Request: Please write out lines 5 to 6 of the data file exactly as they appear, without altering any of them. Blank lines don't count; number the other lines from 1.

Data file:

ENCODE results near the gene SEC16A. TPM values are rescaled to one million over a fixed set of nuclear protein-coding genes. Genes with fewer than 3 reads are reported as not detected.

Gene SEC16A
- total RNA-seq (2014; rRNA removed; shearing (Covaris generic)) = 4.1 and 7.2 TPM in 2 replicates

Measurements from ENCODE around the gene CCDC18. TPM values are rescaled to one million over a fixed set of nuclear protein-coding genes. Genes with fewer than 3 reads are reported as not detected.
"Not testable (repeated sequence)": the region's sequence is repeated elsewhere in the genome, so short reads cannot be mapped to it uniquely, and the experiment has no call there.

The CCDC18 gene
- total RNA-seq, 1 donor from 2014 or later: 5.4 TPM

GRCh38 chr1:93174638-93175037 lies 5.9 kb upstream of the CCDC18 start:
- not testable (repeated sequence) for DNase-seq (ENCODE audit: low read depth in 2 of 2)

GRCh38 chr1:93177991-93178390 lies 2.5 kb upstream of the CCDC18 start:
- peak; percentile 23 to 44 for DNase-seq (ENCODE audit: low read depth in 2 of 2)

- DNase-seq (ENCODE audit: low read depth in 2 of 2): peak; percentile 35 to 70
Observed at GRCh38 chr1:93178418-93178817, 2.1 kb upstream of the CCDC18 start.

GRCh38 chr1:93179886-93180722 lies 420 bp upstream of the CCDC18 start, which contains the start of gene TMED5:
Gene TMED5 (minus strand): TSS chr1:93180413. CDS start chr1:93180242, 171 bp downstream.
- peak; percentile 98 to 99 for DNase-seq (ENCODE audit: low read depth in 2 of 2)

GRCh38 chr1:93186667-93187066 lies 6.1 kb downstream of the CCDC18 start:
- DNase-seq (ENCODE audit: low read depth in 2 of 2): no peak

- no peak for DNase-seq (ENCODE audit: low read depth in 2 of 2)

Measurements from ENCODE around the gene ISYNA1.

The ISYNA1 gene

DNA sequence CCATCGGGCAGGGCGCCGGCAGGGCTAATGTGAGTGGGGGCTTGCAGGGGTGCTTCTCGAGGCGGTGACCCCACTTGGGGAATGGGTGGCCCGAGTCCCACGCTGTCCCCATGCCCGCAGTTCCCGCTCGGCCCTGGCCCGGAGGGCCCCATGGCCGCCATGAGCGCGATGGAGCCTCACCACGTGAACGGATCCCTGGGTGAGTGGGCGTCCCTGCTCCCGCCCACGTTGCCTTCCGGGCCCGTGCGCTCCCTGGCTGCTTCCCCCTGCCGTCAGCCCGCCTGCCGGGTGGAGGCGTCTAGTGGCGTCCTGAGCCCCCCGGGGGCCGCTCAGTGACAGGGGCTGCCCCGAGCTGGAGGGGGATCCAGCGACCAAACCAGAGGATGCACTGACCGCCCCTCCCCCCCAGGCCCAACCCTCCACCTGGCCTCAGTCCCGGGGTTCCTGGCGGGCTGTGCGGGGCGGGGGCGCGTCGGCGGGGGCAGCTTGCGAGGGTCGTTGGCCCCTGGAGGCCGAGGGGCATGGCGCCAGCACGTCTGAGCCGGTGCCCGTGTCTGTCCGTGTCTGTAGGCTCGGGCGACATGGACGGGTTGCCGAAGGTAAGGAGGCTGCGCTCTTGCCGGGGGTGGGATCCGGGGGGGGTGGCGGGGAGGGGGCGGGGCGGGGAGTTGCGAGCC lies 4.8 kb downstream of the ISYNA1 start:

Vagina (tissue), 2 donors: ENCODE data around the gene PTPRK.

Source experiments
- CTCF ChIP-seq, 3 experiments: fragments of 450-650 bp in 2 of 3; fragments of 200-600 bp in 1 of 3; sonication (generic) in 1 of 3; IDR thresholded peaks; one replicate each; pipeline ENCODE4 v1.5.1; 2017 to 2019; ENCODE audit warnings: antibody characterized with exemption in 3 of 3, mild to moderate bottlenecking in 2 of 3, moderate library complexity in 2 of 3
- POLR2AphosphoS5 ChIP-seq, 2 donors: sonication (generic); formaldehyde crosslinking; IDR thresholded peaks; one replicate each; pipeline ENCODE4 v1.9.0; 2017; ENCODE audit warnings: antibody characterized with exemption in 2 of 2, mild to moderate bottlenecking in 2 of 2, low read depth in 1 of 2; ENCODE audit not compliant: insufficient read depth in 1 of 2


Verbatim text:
"Not testable (repeated sequence)": the region's sequence is repeated elsewhere in the genome, so short reads cannot be mapped to it uniquely, and the experiment has no call there.

The CCDC18 gene